Who gets paid to save?
Thanks to recent changes in the tax law, people can contribute more to their tax-deductible and non-tax-deductible savings plans, including 401(k) and Roth IRAs. But should they? The myriad interacting provisions of the tax code make it difficult to predict who will gain from government savings incentives and by how much. This study examines how new legislation affects the lifetime tax gains (or losses) of low, middle, and high lifetime earners if they contribute the maximum to 401(k) accounts, traditional IRA accounts, and Roth IRA accounts. The study finds that the new legislation changes little for low- and middle-income earners, who paid higher lifetime taxes under the old tax law if they participated fully in tax-deferred plans and would still do so under the new law. If a new tax credit created by the legislation were extended and indexed to inflation, low earners would break even, but middle earners would still lose. In contrast, participating in a Roth IRA provides a guaranteed and nontrivial lifetime tax saving; however, one need not contribute the maximum to receive the full benefit.
|Date of creation:||2001|
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Please report citation or reference errors to , or , if you are the registered author of the cited work, log in to your RePEc Author Service profile, click on "citations" and make appropriate adjustments.:
- Jagadeesh Gokhale & Laurence J. Kotlikoff & Todd Neumann, 2001.
"Does participating in a 401(k) raise your lifetime taxes?,"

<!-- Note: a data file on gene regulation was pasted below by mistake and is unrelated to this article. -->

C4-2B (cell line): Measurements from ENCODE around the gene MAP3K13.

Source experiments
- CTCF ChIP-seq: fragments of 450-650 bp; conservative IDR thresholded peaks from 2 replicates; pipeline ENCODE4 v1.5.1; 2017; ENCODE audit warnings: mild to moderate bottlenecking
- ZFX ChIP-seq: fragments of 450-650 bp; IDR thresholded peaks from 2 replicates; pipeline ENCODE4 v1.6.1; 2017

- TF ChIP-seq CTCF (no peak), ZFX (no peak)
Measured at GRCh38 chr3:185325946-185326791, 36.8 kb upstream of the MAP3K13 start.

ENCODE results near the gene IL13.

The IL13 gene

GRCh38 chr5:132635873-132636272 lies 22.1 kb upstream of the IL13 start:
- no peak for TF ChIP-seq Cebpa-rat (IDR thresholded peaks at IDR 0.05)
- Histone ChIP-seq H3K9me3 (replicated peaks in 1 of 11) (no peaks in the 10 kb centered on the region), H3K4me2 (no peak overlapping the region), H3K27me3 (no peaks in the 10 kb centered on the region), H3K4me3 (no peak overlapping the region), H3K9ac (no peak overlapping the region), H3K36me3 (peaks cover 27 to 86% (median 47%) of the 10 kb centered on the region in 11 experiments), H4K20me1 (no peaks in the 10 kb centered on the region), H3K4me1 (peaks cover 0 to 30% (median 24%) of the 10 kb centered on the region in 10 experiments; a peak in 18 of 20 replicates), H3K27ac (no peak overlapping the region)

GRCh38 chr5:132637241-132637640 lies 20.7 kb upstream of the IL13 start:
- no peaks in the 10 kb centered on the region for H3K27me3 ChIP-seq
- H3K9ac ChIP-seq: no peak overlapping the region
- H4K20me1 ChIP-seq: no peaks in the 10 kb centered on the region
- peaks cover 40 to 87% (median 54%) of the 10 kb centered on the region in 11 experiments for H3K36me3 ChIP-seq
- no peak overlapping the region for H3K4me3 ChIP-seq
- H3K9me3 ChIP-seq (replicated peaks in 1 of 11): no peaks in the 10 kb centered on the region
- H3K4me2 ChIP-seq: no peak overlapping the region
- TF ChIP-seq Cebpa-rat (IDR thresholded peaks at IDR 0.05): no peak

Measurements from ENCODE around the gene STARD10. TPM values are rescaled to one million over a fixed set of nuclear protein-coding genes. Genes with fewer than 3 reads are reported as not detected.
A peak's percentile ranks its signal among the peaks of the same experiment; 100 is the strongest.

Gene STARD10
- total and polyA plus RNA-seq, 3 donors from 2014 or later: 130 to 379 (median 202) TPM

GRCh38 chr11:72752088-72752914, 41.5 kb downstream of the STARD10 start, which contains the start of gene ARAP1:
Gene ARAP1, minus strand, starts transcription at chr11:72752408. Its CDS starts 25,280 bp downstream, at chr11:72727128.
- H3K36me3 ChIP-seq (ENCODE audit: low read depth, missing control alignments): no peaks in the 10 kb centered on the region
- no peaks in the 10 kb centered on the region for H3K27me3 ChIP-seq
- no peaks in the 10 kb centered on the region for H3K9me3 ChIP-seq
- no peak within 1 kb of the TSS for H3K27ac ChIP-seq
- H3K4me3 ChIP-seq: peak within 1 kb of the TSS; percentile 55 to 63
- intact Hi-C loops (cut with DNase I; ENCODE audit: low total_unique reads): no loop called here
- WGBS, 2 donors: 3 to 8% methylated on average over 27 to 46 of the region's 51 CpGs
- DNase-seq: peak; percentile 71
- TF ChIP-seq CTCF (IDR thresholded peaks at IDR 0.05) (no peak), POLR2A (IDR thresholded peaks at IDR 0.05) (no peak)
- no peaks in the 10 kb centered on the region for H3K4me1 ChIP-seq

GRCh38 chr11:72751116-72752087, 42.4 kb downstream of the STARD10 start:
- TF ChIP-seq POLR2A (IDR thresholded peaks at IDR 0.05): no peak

0108, Federal Reserve Bank of Cleveland.
- Jagadeesh Gokhale & Laurence J. Kotlikoff & Todd Neumann, 2001. "Does Participating in a 401(k) Raise Your Lifetime Taxes?," NBER Working Papers 8341, National Bureau of Economic Research, Inc.
- Jagadeesh Gokhale & Laurence J. Kotlikoff & Mark J. Warshawsky, 2001.
"Life-cycle saving, limits on contributions to DC pension plans, and lifetime tax benefits,"
0102, Federal Reserve Bank of Cleveland.
- Jagadeesh Gokhale & Laurence J. Kotlikoff & Mark J. Warshawsky, 2001. "Life-Cycle Saving, Limits on Contributions to DC Pension Plans, and Lifetime Tax Benefits," NBER Working Papers 8170, National Bureau of Economic Research, Inc.
- James M. Poterba & Steven F. Venti, 2004.
"The Transition to Personal Accounts and Increasing Retirement Wealth: Macro- and Microevidence,"
in: Perspectives on the Economics of Aging, pages 17-80
National Bureau of Economic Research, Inc.
- James M. Poterba & Steven F. Venti & David A. Wise, 2001. "The Transition to Personal Accounts and Increasing Retirement Wealth: Macro and Micro Evidence," NBER Working Papers 8610, National Bureau of Economic Research, Inc.
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